By Maria Popova
March 5, 2017
“Against this cosmic background the lifespan of a particular plant or animal appears, not as drama complete in itself, but only as a brief interlude in a panorama of endless change.”
Pioneering biologist and writer Rachel Carson (May 27, 1907–April 14, 1964) catalyzed the modern environmental movement with the groundbreaking publication of Silent Spring in 1962, but the spark for this slow-burning revolution was kindled a quarter century earlier, while 28-year-old Carson was working for what would later become the U.S. Fish and Wildlife Service. When she was tasked with writing a brochure for the Fisheries Bureau, summarizing their annual research findings, Carson transmuted the science into poetry and turned in something so exquisitely lyrical that her supervisor told her they simply couldn’t publish it as their standard government report. But he encouraged her to submit it to The Atlantic Monthly as an essay. She did. It was enthusiastically accepted and published in the September 1937 issue as the trailblazing masterpiece “Undersea” under the byline R.L. Carson — a choice reflective of Carson’s era-calibrated fear that her writing wouldn’t be taken as seriously if her gender was known. Ironically, of the twenty-one contributors in that issue of the magazine, Carson’s name is the only one widely recognized today.
The essay became the backbone of Carson’s first book, Under the Sea-Wind, which remained her favorite piece of writing, and was later included in the excellent Lost Woods: The Discovered Writing of Rachel Carson (public library).
Creatively, “Undersea” was unlike anything ever published before — Carson brought a strong literary aesthetic to science, which over the next two decades would establish her as the most celebrated science writer of her time. Conceptually, it accomplished something even Darwin hadn’t — it invited the reader to step beyond our reflexive human hubris and empathically explore this Pale Blue Dot from the vantage point of the innumerable other creatures with which we share it. Decades before philosopher Thomas Nagel wrote his iconic essay “What Is it Like to Be a Bat?” and nearly a century before Sy Montgomery’s beautiful inquiry into the soul of an octopus, Carson considered the experience of other consciousnesses. What the nature writer Henry Beston, one of Carson’s great heroes, brought to the land, she brought first to the sea, then to all of Earth — intensely lyrical prose undergirded by a lively reverence for nature and a sympathetic curiosity about the reality of other living beings.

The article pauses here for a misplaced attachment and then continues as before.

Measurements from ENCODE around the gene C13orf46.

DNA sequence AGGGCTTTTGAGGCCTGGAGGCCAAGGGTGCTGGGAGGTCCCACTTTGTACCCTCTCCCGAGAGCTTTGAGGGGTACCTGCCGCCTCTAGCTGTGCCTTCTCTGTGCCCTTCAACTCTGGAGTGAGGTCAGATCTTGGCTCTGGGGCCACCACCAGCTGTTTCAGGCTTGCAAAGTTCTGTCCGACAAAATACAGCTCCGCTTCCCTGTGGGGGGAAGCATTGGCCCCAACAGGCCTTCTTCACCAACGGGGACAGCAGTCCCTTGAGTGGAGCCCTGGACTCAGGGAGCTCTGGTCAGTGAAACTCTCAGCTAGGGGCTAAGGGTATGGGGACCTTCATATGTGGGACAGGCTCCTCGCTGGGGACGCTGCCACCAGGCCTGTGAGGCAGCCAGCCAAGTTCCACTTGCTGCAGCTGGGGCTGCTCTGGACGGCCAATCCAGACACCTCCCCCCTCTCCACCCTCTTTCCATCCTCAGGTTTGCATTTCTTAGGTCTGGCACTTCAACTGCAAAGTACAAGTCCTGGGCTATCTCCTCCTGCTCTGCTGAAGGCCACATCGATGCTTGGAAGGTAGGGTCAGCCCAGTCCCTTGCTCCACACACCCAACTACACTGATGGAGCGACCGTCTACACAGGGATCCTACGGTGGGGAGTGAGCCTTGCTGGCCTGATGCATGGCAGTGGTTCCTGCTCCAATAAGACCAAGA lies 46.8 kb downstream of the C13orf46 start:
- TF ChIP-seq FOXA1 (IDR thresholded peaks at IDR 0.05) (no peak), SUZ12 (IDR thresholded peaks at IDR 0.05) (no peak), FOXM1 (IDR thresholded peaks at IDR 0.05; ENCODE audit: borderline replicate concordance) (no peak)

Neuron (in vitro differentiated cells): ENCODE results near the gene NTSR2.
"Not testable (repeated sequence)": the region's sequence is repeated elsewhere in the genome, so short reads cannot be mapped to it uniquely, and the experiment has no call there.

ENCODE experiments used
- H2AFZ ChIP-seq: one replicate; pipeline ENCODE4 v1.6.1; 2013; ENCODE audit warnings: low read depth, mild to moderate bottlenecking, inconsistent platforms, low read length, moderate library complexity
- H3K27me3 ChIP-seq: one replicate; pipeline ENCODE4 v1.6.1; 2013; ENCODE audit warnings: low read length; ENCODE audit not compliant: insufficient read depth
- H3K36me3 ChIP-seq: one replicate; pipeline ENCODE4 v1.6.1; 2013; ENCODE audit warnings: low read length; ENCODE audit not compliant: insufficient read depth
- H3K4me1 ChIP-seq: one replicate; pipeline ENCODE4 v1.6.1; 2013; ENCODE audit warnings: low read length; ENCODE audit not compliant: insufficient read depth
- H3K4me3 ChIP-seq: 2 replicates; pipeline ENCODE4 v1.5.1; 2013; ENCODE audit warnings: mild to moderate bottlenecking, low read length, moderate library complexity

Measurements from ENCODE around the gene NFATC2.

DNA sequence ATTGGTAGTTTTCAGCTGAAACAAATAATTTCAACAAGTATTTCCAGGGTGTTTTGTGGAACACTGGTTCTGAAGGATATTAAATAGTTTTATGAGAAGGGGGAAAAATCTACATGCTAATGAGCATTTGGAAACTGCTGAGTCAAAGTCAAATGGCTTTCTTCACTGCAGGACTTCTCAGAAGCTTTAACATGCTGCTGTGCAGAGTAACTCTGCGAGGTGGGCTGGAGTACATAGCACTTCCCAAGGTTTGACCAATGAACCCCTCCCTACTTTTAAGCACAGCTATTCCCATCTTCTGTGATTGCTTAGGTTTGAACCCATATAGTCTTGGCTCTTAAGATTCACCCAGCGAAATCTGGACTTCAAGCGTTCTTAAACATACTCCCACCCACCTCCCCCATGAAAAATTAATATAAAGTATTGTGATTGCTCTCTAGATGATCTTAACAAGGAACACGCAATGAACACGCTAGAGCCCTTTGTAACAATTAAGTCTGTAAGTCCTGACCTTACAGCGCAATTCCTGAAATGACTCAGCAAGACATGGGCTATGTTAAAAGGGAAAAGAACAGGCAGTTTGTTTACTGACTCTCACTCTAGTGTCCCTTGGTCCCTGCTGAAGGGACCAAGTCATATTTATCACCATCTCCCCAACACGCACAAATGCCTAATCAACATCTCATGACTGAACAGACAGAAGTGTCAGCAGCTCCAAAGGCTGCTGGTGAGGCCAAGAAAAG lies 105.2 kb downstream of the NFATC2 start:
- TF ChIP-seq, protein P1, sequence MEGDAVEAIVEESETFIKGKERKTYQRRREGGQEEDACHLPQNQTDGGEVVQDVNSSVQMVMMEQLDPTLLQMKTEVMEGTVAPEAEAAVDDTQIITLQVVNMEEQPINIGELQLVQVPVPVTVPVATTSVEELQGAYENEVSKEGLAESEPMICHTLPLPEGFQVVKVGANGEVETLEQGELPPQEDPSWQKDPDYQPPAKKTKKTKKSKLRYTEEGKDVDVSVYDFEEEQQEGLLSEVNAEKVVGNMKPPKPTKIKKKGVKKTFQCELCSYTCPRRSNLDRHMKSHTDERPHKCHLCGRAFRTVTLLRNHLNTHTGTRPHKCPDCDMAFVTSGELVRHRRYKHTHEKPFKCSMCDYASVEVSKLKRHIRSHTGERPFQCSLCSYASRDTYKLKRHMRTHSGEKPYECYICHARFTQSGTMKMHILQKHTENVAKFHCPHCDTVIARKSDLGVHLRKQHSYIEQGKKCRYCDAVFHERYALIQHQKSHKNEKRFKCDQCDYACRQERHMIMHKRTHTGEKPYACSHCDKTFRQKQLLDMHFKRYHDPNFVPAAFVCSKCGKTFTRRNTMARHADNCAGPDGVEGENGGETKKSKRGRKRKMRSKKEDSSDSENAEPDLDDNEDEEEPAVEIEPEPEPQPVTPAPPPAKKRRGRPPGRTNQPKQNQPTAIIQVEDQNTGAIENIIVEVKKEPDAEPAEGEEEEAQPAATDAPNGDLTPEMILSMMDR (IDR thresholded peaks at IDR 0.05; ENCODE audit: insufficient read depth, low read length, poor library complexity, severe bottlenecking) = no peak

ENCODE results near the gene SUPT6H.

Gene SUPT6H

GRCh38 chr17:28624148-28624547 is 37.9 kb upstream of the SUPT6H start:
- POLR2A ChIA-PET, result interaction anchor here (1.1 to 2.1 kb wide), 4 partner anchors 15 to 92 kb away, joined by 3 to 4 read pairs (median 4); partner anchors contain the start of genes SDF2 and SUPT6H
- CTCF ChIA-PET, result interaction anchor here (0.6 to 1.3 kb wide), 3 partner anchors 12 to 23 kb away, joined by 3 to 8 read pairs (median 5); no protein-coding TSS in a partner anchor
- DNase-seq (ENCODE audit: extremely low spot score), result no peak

Long before scientists like pioneering oceanographer Sylvia “Her Deepness” Earle plunged into the depths of the ocean, Carson shepherds the human imagination to the mysterious wonderland thriving below the surface of the seas that envelop Earth:
Who has known the ocean? Neither you nor I, with our earth-bound senses, know the foam and surge of the tide that beats over the crab hiding under the seaweed of his tide-pool home; or the lilt of the long, slow swells of mid-ocean, where shoals of wandering fish prey and are preyed upon, and the dolphin breaks the waves to breathe the upper atmosphere. Nor can we know the vicissitudes of life on the ocean floor, where sunlight, filtering through a hundred feet of water, makes but a fleeting, bluish twilight, in which dwell sponge and mollusk and starfish and coral, where swarms of diminutive fish twinkle through the dusk like a silver rain of meteors, and eels lie in wait among the rocks. Even less is it given to man to descend those six incomprehensible miles into the recesses of the abyss, where reign utter silence and unvarying cold and eternal night.
To sense this world of waters known to the creatures of the sea we must shed our human perceptions of length and breadth and time and place, and enter vicariously into a universe of all-pervading water.